To prevent getting folding in half..
You need to make sure that your spine doesn’t turn into a lever. As your partner tries to pick your hips up, you need to walk on your shoulders.
Another example of when my frame is removed is the Knee Cut Pass. You need to have something blocking and stopping your partner from driving forward. The Knee Cut Guard Pass works when all of your frames have been displaced. And there’s nothing stopping your partner from driving forward.
As soon as your partner removes your foot from their hip, you need to replace it. This can be tough and you may need to use your hands to push but it’s essential for you to reestablish your frame and get your foot back anywhere on your partner’s body.
Watch 👀 the video 📺 below ⬇️
In the video below, I break down my basic perspective on BJJ Guard Passing.
Guard Passing can seem endless; but, really, there’s only 4 ways to pass the Guard. And when we look at the solutions for defeating these Guard Passes, really, it just comes down to some simple rules.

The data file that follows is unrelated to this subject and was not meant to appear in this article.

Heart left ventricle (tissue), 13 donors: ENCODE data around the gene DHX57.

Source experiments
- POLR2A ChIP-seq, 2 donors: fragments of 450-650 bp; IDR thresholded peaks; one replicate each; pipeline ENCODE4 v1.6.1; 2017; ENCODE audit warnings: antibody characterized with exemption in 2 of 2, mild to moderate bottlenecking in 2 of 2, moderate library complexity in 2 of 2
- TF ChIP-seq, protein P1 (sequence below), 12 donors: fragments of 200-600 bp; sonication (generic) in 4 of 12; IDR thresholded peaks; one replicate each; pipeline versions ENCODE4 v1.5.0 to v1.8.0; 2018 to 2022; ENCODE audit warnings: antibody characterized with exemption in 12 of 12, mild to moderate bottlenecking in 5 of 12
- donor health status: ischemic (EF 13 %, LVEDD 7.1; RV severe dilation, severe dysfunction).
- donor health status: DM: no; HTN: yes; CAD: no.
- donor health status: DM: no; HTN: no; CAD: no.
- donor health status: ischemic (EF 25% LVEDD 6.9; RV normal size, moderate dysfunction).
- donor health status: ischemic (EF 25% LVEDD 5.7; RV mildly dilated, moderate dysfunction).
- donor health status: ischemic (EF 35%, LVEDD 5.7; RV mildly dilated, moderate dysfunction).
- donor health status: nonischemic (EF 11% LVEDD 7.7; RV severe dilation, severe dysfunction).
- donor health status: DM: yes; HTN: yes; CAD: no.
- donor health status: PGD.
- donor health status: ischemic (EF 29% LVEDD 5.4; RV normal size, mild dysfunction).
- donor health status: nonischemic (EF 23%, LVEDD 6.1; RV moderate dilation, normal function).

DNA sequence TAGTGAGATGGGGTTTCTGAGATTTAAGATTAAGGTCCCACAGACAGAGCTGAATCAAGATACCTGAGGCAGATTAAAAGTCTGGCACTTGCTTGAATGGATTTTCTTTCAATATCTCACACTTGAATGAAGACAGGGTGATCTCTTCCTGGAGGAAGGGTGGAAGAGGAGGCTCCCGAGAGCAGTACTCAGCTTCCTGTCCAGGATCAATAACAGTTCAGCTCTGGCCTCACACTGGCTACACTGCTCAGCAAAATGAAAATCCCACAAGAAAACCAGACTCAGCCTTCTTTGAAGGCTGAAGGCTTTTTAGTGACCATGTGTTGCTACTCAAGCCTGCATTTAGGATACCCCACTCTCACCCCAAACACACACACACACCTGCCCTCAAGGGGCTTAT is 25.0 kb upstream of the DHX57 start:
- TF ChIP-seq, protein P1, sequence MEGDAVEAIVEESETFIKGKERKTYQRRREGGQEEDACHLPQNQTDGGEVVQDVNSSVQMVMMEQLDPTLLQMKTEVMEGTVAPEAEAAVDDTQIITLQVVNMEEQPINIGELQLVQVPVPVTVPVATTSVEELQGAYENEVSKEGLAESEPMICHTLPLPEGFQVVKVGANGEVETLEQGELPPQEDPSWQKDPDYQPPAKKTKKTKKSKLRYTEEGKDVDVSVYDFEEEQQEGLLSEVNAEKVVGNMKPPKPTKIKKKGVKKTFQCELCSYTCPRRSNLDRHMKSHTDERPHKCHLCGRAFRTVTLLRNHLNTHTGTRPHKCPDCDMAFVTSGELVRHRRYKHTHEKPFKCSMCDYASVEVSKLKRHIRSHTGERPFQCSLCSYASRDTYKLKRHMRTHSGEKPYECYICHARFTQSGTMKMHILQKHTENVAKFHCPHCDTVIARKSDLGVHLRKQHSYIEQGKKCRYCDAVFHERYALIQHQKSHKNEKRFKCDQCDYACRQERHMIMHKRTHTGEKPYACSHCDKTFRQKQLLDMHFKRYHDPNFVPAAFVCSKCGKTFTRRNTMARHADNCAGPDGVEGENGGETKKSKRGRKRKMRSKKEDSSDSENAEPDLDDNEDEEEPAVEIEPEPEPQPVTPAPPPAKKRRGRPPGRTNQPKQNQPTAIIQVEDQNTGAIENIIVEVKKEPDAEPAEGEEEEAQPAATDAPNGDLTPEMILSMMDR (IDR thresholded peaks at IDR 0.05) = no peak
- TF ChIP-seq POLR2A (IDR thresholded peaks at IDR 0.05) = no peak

Definitely, never let your partner grab the end of your frame and turn it into a lever. It should be noted that you need to use your hands to keep your frames safe.
Without a doubt, letting your partner just run around your wall is too dangerous. And thus, you need to hook his leg with your leg
In addition to this, you can never let your partner anywhere near your head or neck
BJJ Basics Guard Retention Grand Unified Theory
Guard Passing and Guard Retention can seem shocking complex. And it truly is.
However, there’s some fundamental concepts that all Guard Passes are based on. And thus, there’s key fundamentals that all Guard Retention techniques are based on.